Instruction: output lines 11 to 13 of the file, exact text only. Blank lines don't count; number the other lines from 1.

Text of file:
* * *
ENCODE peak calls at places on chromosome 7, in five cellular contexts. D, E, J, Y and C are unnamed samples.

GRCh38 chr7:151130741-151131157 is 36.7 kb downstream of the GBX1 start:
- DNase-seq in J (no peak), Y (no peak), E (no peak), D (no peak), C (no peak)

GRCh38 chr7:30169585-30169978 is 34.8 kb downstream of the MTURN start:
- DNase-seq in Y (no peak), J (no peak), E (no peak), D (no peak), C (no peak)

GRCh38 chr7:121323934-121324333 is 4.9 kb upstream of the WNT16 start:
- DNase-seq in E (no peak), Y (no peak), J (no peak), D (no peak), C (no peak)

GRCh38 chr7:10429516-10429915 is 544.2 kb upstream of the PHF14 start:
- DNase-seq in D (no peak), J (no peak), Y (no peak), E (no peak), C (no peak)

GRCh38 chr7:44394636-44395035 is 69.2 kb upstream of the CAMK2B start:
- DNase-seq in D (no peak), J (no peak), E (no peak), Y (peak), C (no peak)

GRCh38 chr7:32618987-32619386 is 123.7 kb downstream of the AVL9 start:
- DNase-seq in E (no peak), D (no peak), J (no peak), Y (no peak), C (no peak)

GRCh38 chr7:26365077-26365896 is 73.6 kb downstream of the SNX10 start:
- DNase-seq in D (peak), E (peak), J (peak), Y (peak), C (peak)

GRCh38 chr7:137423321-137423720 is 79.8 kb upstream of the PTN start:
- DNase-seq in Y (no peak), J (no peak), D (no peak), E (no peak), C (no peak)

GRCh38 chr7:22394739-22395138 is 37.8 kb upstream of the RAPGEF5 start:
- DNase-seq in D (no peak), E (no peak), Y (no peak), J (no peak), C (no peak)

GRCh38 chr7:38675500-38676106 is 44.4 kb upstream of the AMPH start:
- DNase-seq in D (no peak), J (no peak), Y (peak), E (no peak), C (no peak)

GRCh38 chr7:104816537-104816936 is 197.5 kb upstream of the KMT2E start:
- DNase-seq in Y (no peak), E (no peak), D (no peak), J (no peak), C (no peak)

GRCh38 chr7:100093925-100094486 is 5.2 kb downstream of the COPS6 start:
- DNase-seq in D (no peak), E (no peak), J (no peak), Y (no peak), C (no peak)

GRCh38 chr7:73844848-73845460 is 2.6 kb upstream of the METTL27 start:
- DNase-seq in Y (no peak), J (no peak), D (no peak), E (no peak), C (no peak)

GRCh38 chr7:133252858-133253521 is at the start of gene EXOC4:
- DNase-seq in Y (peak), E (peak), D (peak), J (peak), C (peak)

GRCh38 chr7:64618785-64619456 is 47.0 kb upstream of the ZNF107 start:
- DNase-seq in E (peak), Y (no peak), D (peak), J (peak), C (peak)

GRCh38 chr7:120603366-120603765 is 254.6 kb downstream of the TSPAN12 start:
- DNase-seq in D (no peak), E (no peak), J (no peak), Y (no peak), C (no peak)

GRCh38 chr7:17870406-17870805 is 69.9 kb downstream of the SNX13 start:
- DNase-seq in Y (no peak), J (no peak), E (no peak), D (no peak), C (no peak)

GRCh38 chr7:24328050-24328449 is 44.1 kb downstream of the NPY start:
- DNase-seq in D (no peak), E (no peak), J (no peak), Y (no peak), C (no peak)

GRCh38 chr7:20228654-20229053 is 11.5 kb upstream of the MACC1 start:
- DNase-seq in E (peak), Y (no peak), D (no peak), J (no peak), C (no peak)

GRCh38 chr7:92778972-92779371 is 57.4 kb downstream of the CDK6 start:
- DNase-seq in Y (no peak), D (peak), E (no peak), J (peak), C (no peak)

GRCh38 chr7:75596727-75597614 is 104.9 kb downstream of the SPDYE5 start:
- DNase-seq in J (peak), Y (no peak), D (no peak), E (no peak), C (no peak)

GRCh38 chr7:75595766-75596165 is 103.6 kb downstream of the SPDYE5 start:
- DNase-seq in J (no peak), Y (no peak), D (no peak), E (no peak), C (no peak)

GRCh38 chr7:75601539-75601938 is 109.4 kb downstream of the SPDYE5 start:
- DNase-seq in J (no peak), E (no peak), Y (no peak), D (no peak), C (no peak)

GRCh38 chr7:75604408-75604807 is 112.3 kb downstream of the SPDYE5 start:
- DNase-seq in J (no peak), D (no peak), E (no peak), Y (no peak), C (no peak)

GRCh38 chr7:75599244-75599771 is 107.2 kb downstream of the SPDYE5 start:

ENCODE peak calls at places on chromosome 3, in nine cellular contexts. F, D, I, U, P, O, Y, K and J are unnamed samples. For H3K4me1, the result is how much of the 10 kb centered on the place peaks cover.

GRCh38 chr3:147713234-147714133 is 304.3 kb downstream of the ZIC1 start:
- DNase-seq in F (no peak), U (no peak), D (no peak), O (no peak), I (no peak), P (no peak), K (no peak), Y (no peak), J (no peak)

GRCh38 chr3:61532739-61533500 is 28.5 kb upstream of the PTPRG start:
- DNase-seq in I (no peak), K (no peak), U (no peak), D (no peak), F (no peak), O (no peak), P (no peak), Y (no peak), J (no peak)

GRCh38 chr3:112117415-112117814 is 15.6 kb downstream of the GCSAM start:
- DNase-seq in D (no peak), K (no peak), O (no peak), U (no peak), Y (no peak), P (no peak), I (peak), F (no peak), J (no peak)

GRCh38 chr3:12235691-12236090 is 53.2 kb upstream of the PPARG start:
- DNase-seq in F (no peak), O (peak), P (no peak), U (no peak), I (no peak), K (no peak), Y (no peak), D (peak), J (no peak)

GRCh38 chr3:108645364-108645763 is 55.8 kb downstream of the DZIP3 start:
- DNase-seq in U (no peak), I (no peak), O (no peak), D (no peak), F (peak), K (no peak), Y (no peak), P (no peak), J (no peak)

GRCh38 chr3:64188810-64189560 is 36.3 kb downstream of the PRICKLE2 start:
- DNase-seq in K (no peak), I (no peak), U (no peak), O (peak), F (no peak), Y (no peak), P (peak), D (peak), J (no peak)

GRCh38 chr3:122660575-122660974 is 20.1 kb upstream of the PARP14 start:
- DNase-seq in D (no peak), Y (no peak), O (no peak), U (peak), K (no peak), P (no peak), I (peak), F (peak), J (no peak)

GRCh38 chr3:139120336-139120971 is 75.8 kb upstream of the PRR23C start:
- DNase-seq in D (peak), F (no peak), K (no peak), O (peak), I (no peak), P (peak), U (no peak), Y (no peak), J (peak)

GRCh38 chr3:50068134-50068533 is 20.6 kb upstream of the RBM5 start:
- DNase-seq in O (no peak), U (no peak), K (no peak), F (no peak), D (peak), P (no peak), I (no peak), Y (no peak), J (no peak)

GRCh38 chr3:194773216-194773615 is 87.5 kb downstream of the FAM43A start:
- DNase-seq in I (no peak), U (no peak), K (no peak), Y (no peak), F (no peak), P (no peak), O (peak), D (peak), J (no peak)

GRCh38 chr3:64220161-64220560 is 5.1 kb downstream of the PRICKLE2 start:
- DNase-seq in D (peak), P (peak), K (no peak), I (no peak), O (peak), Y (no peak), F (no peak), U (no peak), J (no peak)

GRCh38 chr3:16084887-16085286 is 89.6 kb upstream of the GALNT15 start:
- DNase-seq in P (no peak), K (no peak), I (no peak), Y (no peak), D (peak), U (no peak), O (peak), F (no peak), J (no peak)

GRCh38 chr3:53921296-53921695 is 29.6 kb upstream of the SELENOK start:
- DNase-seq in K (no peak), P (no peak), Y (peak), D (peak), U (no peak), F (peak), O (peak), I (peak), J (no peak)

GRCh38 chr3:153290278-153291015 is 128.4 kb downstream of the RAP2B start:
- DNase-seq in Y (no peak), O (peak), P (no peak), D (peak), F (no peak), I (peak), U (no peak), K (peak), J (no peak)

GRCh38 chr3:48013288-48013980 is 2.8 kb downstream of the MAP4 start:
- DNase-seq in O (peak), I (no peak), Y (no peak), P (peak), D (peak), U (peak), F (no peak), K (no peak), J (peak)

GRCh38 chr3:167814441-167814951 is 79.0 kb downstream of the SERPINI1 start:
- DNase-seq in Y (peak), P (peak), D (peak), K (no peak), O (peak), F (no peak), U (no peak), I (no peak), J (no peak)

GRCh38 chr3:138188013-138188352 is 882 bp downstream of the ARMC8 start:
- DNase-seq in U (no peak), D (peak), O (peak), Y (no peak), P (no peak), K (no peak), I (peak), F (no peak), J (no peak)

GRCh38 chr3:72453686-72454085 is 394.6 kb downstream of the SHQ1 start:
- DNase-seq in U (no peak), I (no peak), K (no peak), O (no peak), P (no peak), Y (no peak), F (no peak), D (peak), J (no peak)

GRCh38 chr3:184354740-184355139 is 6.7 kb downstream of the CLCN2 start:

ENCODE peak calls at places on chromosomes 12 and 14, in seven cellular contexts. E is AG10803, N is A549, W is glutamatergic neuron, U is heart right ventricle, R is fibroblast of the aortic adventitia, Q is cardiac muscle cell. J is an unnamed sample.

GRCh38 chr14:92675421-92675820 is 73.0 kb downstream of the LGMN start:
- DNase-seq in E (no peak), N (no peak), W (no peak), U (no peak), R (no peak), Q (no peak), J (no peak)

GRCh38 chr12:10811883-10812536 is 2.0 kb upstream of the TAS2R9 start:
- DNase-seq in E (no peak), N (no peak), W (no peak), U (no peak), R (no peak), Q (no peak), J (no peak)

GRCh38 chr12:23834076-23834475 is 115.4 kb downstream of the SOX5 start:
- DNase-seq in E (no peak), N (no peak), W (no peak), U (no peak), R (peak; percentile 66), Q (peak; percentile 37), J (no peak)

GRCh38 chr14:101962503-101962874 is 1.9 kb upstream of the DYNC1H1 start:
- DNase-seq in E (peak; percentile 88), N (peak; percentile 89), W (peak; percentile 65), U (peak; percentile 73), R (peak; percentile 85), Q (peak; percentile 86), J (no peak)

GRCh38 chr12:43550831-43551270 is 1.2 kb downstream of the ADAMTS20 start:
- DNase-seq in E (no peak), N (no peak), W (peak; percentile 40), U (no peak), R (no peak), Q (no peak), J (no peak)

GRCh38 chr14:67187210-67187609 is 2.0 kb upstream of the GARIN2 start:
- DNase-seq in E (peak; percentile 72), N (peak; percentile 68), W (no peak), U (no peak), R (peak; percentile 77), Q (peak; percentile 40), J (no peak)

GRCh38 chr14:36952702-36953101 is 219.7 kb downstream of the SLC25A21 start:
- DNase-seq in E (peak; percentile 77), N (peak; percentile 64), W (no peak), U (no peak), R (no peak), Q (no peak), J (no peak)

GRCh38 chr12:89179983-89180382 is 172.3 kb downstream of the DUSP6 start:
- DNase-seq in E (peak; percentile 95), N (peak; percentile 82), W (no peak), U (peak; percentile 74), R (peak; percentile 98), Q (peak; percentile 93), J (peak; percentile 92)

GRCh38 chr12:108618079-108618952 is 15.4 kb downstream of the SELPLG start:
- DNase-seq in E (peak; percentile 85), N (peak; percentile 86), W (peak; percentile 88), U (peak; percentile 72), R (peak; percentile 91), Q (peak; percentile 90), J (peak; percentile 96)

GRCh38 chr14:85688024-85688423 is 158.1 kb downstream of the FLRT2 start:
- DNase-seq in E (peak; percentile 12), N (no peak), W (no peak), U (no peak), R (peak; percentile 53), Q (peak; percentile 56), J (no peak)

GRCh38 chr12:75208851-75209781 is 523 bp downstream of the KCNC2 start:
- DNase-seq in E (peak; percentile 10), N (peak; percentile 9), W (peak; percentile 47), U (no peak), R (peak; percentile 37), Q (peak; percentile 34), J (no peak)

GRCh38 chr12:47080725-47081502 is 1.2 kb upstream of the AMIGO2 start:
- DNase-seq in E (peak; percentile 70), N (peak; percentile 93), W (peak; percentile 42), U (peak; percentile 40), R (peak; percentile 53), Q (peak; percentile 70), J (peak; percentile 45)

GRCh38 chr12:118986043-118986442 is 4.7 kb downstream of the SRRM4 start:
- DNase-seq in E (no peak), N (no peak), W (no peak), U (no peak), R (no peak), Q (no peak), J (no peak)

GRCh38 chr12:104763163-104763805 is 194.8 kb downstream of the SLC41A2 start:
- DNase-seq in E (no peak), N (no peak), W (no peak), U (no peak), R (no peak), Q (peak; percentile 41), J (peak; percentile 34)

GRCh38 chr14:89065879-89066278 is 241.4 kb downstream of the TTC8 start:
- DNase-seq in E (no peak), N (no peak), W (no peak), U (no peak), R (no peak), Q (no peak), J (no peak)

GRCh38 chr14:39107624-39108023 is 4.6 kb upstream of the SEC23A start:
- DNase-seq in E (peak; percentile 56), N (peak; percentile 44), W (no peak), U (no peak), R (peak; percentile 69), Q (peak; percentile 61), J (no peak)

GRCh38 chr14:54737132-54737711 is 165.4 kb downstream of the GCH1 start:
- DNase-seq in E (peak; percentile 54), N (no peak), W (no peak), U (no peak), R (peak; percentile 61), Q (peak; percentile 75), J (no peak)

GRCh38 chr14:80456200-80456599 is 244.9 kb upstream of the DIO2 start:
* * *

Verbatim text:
- DNase-seq in D (no peak), J (no peak), E (no peak), Y (peak), C (no peak)

GRCh38 chr7:32618987-32619386 is 123.7 kb downstream of the AVL9 start:
- DNase-seq in E (no peak), D (no peak), J (no peak), Y (no peak), C (no peak)